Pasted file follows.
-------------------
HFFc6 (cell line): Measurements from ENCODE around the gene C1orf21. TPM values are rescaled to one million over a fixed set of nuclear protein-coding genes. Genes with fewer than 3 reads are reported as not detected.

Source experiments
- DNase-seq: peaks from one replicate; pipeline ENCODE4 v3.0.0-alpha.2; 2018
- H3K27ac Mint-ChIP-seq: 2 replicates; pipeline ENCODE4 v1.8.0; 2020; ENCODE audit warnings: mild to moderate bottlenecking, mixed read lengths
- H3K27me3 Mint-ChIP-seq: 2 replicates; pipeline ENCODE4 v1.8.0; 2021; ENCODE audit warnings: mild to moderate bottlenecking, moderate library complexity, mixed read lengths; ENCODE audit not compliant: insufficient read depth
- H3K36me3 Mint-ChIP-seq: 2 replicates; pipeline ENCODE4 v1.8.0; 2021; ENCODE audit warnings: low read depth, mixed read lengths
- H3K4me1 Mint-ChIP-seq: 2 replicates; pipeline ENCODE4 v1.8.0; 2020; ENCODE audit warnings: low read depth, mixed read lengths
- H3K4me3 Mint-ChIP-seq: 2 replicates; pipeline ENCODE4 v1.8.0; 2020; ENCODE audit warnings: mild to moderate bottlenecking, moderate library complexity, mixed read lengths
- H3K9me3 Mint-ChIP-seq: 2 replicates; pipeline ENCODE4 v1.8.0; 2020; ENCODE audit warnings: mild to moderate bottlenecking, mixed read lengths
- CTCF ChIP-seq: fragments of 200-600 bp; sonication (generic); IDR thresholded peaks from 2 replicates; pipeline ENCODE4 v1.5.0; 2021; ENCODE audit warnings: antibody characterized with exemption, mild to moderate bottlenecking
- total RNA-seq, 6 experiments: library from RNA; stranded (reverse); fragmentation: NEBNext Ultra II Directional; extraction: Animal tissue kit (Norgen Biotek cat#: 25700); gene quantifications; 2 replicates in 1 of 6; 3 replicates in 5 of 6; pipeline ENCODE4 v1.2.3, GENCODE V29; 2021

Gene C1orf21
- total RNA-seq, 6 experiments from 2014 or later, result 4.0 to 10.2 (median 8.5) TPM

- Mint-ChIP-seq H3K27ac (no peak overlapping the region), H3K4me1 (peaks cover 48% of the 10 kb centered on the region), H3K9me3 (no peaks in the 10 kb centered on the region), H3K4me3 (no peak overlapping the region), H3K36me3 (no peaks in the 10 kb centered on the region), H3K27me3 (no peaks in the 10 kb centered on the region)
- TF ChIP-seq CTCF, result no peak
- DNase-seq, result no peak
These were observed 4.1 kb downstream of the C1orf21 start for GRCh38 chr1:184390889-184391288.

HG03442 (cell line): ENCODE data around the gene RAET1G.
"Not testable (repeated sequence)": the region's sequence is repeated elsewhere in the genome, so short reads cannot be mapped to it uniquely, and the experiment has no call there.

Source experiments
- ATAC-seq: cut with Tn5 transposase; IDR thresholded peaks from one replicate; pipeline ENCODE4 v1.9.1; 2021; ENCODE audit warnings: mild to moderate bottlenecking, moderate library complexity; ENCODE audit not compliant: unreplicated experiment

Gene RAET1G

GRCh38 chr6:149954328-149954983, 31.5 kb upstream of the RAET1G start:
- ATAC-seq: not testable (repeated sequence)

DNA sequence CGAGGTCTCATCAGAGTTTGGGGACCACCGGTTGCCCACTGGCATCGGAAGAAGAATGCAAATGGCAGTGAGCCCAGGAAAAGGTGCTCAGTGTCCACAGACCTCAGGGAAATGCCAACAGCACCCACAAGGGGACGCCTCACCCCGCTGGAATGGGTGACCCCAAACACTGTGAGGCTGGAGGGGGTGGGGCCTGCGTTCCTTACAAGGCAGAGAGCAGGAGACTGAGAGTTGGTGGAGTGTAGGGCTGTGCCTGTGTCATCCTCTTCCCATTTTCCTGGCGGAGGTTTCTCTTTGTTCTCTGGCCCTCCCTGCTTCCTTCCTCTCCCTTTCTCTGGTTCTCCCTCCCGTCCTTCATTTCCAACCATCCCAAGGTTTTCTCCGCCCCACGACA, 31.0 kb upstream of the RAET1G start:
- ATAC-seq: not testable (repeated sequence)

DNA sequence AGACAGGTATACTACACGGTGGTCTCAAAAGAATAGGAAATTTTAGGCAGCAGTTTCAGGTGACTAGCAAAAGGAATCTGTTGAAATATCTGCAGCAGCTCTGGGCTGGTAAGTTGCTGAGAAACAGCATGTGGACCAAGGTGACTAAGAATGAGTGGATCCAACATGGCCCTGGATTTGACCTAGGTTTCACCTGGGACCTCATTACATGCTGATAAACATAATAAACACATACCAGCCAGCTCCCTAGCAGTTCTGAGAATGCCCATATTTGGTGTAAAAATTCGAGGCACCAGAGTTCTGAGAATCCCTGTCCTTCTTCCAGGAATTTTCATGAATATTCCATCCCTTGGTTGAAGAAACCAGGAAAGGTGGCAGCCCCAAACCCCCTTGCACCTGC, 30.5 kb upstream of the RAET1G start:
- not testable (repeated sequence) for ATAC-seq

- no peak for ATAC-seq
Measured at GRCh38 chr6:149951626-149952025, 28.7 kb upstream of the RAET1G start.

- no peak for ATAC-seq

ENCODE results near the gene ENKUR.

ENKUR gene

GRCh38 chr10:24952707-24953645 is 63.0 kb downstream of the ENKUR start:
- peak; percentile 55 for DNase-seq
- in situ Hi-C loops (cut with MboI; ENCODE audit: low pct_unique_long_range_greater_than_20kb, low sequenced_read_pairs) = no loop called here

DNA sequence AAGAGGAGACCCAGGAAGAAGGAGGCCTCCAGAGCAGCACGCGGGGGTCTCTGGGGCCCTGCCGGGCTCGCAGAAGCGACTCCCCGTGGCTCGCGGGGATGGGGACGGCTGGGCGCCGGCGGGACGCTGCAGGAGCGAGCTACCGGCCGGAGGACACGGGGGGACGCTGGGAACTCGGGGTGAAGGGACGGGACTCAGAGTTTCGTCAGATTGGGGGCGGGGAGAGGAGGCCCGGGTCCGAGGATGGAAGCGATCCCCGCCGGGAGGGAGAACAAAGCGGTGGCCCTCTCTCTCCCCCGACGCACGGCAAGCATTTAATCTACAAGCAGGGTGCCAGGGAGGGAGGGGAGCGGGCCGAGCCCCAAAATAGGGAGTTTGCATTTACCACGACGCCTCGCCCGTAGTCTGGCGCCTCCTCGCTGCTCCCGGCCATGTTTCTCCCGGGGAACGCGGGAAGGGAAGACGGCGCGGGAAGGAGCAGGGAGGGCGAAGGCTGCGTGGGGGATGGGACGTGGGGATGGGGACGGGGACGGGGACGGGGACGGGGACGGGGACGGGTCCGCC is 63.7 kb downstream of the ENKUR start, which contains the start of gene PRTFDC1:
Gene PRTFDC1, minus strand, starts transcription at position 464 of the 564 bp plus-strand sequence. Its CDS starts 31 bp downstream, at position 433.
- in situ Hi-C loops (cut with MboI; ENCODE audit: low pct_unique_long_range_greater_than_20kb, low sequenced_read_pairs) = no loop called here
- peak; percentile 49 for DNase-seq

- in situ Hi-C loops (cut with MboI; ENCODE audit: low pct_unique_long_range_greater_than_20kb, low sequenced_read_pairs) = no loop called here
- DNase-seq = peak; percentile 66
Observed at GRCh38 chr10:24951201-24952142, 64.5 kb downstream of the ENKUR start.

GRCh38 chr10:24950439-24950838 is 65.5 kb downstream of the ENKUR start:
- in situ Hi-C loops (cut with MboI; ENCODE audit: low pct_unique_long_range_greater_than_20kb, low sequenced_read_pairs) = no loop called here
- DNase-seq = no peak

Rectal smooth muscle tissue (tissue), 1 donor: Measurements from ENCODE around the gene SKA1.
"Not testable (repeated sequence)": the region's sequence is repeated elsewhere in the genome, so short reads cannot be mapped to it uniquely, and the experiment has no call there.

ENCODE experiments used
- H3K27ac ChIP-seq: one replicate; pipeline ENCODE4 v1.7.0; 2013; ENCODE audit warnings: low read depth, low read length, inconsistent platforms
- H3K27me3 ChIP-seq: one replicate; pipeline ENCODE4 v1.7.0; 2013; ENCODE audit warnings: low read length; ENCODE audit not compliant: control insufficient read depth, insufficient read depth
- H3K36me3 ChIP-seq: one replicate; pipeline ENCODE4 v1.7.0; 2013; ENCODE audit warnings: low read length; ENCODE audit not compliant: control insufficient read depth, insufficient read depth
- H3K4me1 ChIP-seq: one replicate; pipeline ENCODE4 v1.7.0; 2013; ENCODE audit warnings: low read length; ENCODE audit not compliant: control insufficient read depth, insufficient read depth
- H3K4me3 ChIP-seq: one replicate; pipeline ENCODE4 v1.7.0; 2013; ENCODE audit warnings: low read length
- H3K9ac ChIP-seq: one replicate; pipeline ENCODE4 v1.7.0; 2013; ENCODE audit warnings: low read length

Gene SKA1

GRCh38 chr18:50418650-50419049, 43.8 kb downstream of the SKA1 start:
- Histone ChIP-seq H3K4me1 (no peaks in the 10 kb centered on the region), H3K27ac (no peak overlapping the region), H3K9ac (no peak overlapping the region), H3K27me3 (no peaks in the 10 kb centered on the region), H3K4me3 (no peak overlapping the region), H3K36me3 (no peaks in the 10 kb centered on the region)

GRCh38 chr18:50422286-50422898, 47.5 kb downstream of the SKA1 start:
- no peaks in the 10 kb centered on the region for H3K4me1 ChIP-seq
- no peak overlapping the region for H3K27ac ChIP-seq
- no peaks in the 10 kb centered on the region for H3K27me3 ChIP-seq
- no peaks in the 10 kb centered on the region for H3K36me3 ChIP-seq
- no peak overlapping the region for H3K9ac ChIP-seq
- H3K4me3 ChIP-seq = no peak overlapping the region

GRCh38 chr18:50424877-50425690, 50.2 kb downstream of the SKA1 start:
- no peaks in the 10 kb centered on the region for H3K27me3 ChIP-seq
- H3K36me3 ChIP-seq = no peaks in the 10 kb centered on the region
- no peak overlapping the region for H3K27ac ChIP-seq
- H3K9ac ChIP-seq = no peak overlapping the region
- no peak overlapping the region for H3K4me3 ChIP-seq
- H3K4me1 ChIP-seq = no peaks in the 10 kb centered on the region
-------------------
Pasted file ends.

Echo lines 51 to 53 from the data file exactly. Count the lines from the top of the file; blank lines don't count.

- H3K27me3 ChIP-seq: one replicate; pipeline ENCODE4 v1.7.0; 2013; ENCODE audit warnings: low read length; ENCODE audit not compliant: control insufficient read depth, insufficient read depth
- H3K36me3 ChIP-seq: one replicate; pipeline ENCODE4 v1.7.0; 2013; ENCODE audit warnings: low read length; ENCODE audit not compliant: control insufficient read depth, insufficient read depth
- H3K4me1 ChIP-seq: one replicate; pipeline ENCODE4 v1.7.0; 2013; ENCODE audit warnings: low read length; ENCODE audit not compliant: control insufficient read depth, insufficient read depth